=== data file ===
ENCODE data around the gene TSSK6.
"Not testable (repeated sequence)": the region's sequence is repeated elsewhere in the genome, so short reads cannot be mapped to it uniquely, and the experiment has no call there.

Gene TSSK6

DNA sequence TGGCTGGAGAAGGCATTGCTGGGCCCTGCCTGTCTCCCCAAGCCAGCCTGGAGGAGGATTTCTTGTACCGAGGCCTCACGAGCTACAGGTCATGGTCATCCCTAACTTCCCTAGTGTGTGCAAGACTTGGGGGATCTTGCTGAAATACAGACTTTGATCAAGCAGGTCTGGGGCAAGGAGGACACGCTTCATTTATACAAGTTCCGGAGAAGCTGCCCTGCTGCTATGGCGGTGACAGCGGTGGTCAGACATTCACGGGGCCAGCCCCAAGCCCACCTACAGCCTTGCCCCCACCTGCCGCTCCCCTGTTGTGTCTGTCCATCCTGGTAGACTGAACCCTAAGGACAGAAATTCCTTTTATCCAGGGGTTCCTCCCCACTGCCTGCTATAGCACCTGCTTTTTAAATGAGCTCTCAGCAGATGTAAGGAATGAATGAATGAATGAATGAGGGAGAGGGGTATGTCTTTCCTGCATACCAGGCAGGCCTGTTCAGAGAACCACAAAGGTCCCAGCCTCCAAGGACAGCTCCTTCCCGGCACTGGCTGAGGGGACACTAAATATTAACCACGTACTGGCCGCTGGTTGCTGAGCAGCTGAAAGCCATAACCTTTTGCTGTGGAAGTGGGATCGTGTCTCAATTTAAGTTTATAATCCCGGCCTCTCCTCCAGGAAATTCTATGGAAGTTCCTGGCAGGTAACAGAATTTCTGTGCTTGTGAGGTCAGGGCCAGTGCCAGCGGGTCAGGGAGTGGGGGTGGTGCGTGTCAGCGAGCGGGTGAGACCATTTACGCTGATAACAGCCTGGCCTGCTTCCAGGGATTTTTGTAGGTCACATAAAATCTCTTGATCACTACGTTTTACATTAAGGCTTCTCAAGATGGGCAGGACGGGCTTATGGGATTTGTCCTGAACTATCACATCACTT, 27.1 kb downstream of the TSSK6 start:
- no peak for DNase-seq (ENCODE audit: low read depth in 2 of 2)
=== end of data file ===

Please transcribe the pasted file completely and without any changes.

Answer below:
ENCODE data around the gene TSSK6.
"Not testable (repeated sequence)": the region's sequence is repeated elsewhere in the genome, so short reads cannot be mapped to it uniquely, and the experiment has no call there.

Gene TSSK6

DNA sequence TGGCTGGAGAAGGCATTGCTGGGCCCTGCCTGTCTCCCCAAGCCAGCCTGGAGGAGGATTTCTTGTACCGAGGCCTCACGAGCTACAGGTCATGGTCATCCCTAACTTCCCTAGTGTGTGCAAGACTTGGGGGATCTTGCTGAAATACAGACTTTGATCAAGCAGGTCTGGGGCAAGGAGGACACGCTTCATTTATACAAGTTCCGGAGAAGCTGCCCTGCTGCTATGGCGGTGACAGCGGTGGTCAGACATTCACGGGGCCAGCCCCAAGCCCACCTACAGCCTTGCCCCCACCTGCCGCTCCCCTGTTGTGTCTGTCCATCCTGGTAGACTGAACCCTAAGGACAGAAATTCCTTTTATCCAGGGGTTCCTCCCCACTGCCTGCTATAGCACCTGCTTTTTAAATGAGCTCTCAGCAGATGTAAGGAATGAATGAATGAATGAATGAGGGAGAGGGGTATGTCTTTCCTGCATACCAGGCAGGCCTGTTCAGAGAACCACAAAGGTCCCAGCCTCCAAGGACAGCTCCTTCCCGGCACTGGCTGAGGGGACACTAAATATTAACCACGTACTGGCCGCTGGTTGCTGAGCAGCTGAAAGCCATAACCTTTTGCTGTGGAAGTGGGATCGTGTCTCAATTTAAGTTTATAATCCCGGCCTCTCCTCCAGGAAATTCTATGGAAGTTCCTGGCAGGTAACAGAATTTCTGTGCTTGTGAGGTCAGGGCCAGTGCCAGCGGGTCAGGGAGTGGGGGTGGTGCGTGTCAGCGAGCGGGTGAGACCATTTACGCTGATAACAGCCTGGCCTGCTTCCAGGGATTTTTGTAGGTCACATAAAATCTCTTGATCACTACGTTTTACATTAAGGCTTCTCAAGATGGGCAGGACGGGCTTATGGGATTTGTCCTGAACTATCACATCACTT, 27.1 kb downstream of the TSSK6 start:
- no peak for DNase-seq (ENCODE audit: low read depth in 2 of 2)